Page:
Plaintiff alleges that on or about June 6, 2011, he received an e-mail from Holland indicating that Holland had been contacted by Shelly, and further alleges that Shelly did not advise plaintiff of that contact. (Compl. ¶ 10.) Plaintiff alleges that in response to Shelly's contact with Holland, plaintiff again advised the IRS, in a letter dated June 7, 2011, that plaintiff had completely rescinded Holland's authority to represent plaintiff, that plaintiff was representing himself, that plaintiff had found out about Shelly's contact with Holland, and that plaintiff was being billed by Holland for Shelly's unauthorized contact with Holland. (See id. ¶ 11.) Plaintiff asserts that the letter characterized Shelly's contact with Holland as a violation of Internal Revenue Code § 6103(a), which designates tax returns and return information as confidential and restricts the disclosure of such information.*fn2 (Id.)
Plaintiff alleges that he subsequently sent a letter to Shelly in which plaintiff stated that if Shelly's contact or contacts with Holland were merely a mistake, plaintiff would accept an apology, sent within five days, explaining such inadvertent contact. (Compl. ¶ 14.) Plaintiff suggests that he advised Shelly that Shelly's failure to timely respond to plaintiff's letter would confirm for plaintiff that Shelly's contact or contacts with Holland, and any related disclosures of information, constituted "willful, wanton, and malicious" disclosures of tax information in violation of Internal Revenue Code § 6103(a). (Compl. ¶ 14.) Shelly allegedly never responded. (Id. ¶ 15.)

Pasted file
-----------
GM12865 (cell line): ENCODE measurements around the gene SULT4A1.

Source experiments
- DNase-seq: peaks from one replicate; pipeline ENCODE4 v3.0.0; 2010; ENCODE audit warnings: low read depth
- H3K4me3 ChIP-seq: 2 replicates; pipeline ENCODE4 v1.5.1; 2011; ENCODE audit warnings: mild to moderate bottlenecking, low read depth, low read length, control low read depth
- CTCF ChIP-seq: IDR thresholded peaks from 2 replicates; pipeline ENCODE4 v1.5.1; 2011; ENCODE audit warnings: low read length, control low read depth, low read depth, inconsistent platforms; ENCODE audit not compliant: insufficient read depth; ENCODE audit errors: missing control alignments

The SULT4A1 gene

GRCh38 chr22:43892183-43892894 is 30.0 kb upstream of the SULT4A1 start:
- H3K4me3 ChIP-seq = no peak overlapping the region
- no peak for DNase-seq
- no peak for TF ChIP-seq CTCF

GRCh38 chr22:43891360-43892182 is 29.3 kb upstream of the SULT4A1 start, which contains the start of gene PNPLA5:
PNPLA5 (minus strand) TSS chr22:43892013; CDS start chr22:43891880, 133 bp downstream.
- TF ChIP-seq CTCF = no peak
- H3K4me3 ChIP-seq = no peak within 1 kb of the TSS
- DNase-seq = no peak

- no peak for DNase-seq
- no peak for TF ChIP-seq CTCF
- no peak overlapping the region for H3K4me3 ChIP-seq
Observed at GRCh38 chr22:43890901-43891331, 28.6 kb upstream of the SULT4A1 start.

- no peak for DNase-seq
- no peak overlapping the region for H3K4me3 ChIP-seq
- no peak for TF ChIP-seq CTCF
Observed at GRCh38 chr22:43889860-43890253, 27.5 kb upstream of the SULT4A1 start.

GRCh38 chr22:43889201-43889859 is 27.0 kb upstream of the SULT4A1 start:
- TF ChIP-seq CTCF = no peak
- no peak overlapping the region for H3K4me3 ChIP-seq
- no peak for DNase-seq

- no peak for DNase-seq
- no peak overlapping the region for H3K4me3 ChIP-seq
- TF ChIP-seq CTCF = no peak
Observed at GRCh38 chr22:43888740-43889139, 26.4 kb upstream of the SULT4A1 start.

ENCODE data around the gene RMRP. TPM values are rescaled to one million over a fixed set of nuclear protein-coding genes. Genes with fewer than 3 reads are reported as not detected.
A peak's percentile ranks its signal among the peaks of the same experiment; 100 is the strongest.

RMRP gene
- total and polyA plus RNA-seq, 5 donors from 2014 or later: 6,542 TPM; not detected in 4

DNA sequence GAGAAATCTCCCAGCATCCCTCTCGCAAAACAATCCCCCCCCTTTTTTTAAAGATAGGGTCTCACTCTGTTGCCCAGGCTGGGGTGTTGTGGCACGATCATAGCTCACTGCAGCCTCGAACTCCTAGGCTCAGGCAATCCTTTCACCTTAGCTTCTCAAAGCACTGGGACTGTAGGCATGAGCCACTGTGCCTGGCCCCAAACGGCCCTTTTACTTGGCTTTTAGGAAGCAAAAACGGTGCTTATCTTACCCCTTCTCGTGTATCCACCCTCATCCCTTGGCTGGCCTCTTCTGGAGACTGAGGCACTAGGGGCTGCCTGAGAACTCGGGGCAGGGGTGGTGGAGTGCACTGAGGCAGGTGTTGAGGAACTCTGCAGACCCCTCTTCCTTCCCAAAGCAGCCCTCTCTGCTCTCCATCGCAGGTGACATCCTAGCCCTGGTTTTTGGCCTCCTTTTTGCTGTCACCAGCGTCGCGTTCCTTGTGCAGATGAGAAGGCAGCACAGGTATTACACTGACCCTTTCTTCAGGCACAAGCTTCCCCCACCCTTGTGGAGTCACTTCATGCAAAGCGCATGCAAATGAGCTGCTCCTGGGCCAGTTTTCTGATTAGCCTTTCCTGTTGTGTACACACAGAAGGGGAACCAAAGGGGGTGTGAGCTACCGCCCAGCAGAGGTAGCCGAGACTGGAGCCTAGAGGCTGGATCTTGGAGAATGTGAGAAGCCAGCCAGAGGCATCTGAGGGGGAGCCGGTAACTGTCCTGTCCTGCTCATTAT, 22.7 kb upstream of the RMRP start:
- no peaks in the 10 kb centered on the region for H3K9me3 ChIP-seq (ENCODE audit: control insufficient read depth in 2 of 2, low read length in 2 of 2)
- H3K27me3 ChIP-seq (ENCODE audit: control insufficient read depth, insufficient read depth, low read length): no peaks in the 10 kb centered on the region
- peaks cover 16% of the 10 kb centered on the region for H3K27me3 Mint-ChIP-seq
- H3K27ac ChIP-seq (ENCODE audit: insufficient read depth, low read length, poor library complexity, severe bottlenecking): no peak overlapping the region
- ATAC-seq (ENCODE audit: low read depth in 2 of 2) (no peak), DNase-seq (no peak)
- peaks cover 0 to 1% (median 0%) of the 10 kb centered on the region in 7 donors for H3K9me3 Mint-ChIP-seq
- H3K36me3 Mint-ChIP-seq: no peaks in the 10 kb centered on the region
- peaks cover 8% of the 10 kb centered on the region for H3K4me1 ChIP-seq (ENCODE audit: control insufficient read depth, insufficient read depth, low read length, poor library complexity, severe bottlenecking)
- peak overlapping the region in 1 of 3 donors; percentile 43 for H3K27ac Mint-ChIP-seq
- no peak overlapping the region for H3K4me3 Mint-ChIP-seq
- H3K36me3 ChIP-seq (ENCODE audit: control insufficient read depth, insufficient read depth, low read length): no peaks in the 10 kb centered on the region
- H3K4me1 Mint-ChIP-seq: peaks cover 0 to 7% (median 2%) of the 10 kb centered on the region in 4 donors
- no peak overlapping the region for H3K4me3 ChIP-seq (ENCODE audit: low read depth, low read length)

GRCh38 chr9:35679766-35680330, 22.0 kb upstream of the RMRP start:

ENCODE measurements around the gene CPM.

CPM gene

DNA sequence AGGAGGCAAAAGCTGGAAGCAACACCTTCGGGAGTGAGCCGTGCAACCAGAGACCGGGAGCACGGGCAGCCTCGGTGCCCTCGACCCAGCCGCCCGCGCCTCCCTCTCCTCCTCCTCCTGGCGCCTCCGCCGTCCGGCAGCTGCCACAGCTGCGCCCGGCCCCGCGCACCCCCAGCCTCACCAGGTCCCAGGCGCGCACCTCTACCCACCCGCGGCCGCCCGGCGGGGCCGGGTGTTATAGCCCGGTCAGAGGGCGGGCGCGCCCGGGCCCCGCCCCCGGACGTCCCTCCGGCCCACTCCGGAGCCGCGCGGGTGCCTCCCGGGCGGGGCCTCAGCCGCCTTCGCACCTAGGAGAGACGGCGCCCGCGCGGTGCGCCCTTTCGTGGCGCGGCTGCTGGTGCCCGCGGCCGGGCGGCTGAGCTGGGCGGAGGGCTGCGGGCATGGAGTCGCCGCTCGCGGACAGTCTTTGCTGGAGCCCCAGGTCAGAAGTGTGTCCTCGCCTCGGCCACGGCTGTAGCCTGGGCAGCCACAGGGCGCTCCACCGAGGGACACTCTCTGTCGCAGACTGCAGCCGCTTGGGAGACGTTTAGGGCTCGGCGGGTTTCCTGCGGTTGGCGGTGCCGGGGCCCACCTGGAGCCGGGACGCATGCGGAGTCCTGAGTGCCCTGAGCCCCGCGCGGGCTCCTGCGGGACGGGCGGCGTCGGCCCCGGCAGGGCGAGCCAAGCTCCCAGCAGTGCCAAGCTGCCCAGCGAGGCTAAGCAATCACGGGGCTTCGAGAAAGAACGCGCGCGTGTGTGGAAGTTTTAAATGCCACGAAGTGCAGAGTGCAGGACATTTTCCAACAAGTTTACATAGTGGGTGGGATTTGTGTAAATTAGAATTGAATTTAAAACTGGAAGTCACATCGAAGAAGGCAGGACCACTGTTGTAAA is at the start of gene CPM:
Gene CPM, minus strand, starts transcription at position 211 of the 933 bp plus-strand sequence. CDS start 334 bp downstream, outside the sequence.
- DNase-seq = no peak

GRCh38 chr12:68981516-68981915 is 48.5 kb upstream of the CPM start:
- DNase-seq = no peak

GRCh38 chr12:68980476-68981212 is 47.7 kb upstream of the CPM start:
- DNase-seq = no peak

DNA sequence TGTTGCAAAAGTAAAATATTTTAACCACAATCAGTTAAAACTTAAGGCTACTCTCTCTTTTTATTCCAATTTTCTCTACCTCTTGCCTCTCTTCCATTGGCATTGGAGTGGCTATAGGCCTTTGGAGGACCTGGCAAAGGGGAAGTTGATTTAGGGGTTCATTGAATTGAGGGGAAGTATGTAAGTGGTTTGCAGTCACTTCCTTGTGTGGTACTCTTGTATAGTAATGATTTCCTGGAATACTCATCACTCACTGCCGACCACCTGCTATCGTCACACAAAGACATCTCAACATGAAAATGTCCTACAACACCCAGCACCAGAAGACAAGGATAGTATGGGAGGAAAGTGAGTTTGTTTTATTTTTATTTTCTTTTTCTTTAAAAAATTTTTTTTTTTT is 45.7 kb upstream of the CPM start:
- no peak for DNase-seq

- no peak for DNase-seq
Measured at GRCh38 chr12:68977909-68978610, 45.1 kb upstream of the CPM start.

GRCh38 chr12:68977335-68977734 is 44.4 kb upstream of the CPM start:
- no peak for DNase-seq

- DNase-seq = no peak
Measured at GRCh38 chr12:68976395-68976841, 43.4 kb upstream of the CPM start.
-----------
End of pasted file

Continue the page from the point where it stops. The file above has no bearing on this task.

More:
Plaintiff alleges that despite his previous letters, Shelly directly contacted Holland again on July 6, 2011. (Compl. ¶ 16.) Plaintiff alleges that in a letter dated July 11, 2011, he again informed Shelly of Shelly's willful and malicious conduct that constituted a "serious breach of the law." (Id. ¶ 17.) Plaintiff alleges that his letter advised Shelly, yet again, that plaintiff was being billed by Holland for Shelly's unauthorized contacts with Holland, all of which did nothing to resolve the underlying tax issues. (See id. ¶¶ 17-18.)